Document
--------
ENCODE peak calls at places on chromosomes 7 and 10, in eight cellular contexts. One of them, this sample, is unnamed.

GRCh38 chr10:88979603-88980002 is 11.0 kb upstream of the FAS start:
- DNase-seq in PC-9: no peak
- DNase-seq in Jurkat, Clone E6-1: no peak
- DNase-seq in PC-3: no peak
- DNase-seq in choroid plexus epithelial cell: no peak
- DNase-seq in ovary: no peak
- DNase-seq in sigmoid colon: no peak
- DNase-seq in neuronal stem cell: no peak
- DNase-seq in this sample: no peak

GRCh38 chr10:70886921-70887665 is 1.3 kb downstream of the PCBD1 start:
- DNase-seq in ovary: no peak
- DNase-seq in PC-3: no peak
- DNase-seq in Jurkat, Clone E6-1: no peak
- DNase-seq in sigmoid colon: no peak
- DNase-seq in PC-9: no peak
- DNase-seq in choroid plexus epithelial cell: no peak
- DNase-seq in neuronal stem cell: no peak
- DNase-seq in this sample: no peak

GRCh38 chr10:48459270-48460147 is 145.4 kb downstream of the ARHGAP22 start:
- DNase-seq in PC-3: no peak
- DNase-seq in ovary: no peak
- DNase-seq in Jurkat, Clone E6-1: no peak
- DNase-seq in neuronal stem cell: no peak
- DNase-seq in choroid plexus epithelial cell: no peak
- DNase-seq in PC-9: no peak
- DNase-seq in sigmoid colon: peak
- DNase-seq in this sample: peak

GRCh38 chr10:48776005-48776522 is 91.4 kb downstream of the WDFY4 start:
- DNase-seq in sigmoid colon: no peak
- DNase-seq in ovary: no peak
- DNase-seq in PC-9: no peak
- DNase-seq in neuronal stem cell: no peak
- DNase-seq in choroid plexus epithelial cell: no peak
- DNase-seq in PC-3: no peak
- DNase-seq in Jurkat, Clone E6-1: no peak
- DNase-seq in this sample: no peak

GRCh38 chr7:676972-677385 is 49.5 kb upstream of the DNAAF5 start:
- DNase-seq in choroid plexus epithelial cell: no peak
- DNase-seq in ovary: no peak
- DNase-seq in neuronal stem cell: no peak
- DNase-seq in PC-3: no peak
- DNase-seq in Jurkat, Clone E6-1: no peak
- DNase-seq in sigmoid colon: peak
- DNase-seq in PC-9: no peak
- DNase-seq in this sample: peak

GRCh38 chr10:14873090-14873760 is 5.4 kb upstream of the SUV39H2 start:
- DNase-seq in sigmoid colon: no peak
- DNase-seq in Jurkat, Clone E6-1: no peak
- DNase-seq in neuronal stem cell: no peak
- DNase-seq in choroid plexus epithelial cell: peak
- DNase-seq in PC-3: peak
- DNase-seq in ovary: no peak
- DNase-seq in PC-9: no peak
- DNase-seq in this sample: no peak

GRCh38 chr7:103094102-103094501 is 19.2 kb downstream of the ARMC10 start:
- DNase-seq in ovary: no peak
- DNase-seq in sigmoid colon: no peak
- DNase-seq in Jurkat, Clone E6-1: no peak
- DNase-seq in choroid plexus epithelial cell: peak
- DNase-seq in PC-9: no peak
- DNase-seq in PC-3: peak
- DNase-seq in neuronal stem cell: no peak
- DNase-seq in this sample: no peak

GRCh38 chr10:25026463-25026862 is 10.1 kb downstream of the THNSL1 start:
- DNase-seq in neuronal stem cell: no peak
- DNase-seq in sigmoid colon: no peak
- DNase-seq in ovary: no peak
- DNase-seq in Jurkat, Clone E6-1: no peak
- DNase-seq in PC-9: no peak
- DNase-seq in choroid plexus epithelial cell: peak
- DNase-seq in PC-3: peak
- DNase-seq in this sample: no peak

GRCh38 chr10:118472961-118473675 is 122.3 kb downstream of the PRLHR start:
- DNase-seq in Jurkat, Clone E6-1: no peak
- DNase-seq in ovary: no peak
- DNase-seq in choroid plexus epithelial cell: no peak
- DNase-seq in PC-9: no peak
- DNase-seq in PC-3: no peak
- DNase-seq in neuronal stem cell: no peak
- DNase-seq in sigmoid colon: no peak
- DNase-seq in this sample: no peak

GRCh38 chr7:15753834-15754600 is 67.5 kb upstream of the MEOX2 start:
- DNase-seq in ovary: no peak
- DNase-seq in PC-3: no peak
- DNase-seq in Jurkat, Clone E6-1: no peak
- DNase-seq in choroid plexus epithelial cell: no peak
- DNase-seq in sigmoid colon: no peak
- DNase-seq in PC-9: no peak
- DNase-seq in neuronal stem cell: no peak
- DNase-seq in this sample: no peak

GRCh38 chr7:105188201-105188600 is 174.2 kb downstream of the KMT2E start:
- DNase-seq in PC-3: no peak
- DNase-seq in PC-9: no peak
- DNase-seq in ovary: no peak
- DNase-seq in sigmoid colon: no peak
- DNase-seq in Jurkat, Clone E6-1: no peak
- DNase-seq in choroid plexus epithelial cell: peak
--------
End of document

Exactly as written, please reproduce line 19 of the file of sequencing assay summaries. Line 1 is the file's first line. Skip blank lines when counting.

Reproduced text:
- DNase-seq in this sample: no peak